Monday, March 22, 2010

Support Your Local Superintendent

We know that sometimes superintendents, principals, CTE directors and others can sometime seem more like local sheriffs than support systems, but these individuals can often be very instrumental in building and growing an FCCLA chapter. There is still a few days left to nominate your administrator for a national FCCLA award. If you have a great support system, why not take a few minutes to show your appreciation by nominating someone at your school for National School Administrator award.

Traditionally the national headquarters doesn’t see very many nominations for this award, but we love to give it out to show our support to the people behind the scenes. We encourage you to support your local crew at the national level.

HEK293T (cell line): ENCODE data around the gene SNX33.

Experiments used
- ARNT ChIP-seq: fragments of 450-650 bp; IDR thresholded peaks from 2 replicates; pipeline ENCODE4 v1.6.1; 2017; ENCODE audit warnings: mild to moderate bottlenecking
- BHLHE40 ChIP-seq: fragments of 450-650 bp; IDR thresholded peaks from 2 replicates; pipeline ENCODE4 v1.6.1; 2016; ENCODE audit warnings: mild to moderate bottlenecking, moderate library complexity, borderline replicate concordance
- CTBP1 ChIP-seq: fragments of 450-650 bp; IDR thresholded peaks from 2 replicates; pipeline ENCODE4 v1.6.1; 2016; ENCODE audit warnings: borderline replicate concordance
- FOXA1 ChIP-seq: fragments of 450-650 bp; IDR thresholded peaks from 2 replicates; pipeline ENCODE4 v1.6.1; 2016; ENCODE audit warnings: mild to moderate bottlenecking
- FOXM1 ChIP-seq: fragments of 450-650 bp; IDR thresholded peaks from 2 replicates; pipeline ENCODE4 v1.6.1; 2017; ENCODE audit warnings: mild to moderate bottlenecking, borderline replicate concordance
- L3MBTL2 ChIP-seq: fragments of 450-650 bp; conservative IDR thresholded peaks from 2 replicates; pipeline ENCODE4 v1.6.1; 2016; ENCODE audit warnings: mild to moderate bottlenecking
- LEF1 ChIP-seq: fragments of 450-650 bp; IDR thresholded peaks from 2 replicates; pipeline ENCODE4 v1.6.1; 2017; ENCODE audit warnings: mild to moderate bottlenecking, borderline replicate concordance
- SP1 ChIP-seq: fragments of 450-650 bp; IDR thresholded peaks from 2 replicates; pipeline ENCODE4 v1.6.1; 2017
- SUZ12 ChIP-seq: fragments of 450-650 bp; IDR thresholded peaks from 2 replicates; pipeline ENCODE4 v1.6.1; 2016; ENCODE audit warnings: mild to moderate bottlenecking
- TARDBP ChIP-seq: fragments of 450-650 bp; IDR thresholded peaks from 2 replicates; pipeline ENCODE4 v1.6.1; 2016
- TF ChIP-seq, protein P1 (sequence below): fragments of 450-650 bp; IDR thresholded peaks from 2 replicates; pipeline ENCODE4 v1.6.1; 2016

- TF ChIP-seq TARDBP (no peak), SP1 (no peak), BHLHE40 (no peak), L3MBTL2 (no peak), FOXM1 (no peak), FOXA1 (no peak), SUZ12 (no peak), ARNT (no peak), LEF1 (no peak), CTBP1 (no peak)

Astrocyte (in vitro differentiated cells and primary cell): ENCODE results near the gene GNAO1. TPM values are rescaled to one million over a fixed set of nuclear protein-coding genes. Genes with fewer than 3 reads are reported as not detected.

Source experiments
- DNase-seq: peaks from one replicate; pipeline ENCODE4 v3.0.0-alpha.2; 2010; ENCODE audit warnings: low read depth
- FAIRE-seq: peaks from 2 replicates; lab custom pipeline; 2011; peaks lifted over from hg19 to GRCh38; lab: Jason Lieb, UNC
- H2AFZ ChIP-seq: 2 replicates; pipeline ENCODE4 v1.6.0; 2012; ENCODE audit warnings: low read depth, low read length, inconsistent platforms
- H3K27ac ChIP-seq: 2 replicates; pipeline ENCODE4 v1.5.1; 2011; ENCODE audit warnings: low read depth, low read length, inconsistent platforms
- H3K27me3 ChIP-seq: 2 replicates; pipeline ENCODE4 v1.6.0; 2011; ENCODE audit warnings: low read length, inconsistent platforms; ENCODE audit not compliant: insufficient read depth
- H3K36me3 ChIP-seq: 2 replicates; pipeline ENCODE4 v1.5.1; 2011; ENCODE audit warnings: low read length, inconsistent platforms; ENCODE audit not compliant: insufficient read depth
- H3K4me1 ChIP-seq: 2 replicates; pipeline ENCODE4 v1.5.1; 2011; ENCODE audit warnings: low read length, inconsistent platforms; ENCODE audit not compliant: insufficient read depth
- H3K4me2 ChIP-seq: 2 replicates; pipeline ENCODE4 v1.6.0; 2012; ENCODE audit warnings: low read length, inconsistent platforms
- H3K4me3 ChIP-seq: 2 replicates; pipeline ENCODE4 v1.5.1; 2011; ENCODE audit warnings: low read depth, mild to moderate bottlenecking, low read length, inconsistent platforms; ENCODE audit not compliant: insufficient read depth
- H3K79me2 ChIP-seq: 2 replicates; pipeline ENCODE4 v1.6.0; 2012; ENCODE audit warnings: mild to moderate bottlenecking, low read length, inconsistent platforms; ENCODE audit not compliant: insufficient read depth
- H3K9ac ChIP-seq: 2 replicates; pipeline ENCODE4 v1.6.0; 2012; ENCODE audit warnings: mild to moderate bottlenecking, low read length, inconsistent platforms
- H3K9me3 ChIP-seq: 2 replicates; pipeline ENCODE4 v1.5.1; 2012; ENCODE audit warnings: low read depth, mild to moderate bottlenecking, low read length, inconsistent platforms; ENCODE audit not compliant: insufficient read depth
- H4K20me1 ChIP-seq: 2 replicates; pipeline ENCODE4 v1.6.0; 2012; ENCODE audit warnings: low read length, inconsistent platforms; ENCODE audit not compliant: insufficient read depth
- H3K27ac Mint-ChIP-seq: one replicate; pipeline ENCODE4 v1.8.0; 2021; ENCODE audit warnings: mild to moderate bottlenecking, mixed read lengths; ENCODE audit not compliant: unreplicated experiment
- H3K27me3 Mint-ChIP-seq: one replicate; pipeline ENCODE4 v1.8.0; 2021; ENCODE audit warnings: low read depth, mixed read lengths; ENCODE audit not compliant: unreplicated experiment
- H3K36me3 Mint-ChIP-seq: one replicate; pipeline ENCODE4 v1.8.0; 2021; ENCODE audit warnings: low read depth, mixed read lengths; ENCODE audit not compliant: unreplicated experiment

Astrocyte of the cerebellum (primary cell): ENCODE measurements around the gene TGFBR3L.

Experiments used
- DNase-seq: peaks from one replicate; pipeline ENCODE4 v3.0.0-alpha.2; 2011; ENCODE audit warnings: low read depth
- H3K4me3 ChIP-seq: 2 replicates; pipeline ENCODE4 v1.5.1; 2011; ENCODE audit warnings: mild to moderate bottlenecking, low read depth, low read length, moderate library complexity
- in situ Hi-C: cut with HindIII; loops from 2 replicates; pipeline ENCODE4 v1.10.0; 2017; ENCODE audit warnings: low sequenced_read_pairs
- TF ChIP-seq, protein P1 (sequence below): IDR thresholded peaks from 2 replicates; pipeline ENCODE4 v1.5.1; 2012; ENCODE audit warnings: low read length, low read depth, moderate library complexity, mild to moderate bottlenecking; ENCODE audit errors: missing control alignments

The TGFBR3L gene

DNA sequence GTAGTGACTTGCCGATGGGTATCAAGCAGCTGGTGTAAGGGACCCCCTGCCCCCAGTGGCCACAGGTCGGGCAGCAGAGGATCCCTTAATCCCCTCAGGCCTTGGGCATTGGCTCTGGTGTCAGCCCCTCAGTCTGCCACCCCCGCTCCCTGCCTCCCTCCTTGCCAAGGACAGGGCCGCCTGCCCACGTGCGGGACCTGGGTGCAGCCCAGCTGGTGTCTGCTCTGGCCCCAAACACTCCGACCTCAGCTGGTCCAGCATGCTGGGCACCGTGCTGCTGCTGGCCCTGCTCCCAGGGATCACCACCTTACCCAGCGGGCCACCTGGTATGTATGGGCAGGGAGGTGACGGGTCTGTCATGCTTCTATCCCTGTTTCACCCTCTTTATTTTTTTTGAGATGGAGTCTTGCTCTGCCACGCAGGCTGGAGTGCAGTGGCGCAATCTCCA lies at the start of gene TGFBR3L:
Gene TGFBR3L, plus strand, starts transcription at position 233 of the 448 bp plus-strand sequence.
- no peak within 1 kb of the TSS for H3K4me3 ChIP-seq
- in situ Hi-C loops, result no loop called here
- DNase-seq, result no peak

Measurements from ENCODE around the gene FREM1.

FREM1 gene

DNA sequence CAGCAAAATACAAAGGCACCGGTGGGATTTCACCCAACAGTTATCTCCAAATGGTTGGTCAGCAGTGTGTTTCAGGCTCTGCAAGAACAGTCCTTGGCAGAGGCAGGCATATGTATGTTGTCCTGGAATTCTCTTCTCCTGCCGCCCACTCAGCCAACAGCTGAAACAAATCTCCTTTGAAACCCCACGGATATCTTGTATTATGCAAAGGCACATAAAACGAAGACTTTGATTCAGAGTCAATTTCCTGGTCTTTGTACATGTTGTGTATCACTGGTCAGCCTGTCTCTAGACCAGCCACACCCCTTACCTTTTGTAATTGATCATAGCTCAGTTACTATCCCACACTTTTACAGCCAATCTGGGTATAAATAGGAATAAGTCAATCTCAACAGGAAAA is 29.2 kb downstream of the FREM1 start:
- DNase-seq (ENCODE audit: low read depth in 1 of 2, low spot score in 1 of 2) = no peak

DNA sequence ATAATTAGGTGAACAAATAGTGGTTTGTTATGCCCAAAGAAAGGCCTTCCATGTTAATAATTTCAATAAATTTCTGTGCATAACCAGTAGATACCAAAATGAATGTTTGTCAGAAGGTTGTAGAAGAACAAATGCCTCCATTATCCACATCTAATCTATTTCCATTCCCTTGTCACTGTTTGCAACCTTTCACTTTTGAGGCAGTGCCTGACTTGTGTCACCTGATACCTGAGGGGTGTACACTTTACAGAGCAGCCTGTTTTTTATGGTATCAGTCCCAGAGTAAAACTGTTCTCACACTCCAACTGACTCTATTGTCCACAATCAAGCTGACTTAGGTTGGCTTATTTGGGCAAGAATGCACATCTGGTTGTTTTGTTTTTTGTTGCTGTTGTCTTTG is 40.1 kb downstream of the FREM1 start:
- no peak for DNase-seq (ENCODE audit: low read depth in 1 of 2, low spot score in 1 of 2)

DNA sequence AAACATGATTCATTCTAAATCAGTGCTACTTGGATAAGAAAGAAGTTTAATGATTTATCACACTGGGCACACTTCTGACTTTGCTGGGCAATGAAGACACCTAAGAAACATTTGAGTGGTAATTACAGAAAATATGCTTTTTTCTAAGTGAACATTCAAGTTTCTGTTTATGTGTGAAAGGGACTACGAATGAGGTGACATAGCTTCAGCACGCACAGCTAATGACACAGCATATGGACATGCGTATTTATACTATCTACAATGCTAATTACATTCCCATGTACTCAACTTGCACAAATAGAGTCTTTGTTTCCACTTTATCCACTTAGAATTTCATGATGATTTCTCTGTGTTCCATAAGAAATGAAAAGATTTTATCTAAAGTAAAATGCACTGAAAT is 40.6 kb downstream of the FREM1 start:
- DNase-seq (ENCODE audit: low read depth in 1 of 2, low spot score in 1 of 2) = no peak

If you don’t have a great relationship with your administrator, or they just don’t “get it,” we recommend bringing him or her to a state or national meeting as a chaperone, ask them to join in at a community service event, or have an administrator from another school call them to talk through their questions. Who knows, maybe your surly superintendent will turn into James Garner.

Monday, March 15, 2010

And the Winner Is…

Most of you know what the Oscars, Emmys, and Golden Globes are and probably more than a few of you watched your favorite actors, actresses, directors and movies take home statues this awards season. There are several opportunities for advisers to be awarded throughout the year and especially at National Leadership Conference, but one of the awards that always lacks entries is the distinction for Integrating Core Academics.